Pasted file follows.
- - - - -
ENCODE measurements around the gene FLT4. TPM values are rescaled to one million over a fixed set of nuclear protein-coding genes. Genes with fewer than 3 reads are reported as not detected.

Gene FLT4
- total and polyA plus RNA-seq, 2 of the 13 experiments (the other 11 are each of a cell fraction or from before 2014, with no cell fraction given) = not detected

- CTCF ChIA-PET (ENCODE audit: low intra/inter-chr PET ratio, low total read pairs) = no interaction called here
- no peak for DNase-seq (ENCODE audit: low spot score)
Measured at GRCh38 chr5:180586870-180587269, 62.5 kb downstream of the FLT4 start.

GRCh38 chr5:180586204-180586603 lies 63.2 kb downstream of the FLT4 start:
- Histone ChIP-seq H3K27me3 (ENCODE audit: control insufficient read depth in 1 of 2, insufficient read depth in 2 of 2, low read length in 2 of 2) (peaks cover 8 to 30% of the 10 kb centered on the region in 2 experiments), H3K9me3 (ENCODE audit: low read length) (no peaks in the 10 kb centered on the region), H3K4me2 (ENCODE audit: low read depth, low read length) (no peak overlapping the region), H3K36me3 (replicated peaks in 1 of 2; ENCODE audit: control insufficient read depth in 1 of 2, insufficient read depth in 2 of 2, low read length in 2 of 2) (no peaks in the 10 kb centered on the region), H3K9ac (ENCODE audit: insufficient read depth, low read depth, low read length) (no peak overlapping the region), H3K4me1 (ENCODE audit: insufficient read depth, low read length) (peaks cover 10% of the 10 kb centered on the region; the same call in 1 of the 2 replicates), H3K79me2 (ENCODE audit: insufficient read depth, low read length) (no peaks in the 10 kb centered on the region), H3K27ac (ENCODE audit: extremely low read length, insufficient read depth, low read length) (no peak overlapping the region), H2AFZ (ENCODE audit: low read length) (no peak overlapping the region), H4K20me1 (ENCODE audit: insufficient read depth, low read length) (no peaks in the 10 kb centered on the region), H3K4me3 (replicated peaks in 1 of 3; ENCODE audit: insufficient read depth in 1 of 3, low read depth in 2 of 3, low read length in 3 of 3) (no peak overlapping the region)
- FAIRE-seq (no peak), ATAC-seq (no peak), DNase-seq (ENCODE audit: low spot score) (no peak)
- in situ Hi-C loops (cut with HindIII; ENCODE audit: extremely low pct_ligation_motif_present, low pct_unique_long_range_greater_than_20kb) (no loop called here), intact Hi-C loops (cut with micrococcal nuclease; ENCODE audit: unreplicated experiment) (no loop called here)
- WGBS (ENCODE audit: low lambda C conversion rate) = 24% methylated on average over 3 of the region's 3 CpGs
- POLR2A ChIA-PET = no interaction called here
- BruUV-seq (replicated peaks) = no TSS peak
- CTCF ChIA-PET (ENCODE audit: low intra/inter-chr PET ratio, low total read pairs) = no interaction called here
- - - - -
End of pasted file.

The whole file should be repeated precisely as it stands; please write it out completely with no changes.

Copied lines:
ENCODE measurements around the gene FLT4. TPM values are rescaled to one million over a fixed set of nuclear protein-coding genes. Genes with fewer than 3 reads are reported as not detected.

Gene FLT4
- total and polyA plus RNA-seq, 2 of the 13 experiments (the other 11 are each of a cell fraction or from before 2014, with no cell fraction given) = not detected

- CTCF ChIA-PET (ENCODE audit: low intra/inter-chr PET ratio, low total read pairs) = no interaction called here
- no peak for DNase-seq (ENCODE audit: low spot score)
Measured at GRCh38 chr5:180586870-180587269, 62.5 kb downstream of the FLT4 start.

GRCh38 chr5:180586204-180586603 lies 63.2 kb downstream of the FLT4 start:
- Histone ChIP-seq H3K27me3 (ENCODE audit: control insufficient read depth in 1 of 2, insufficient read depth in 2 of 2, low read length in 2 of 2) (peaks cover 8 to 30% of the 10 kb centered on the region in 2 experiments), H3K9me3 (ENCODE audit: low read length) (no peaks in the 10 kb centered on the region), H3K4me2 (ENCODE audit: low read depth, low read length) (no peak overlapping the region), H3K36me3 (replicated peaks in 1 of 2; ENCODE audit: control insufficient read depth in 1 of 2, insufficient read depth in 2 of 2, low read length in 2 of 2) (no peaks in the 10 kb centered on the region), H3K9ac (ENCODE audit: insufficient read depth, low read depth, low read length) (no peak overlapping the region), H3K4me1 (ENCODE audit: insufficient read depth, low read length) (peaks cover 10% of the 10 kb centered on the region; the same call in 1 of the 2 replicates), H3K79me2 (ENCODE audit: insufficient read depth, low read length) (no peaks in the 10 kb centered on the region), H3K27ac (ENCODE audit: extremely low read length, insufficient read depth, low read length) (no peak overlapping the region), H2AFZ (ENCODE audit: low read length) (no peak overlapping the region), H4K20me1 (ENCODE audit: insufficient read depth, low read length) (no peaks in the 10 kb centered on the region), H3K4me3 (replicated peaks in 1 of 3; ENCODE audit: insufficient read depth in 1 of 3, low read depth in 2 of 3, low read length in 3 of 3) (no peak overlapping the region)
- FAIRE-seq (no peak), ATAC-seq (no peak), DNase-seq (ENCODE audit: low spot score) (no peak)
- in situ Hi-C loops (cut with HindIII; ENCODE audit: extremely low pct_ligation_motif_present, low pct_unique_long_range_greater_than_20kb) (no loop called here), intact Hi-C loops (cut with micrococcal nuclease; ENCODE audit: unreplicated experiment) (no loop called here)
- WGBS (ENCODE audit: low lambda C conversion rate) = 24% methylated on average over 3 of the region's 3 CpGs
- POLR2A ChIA-PET = no interaction called here
- BruUV-seq (replicated peaks) = no TSS peak
- CTCF ChIA-PET (ENCODE audit: low intra/inter-chr PET ratio, low total read pairs) = no interaction called here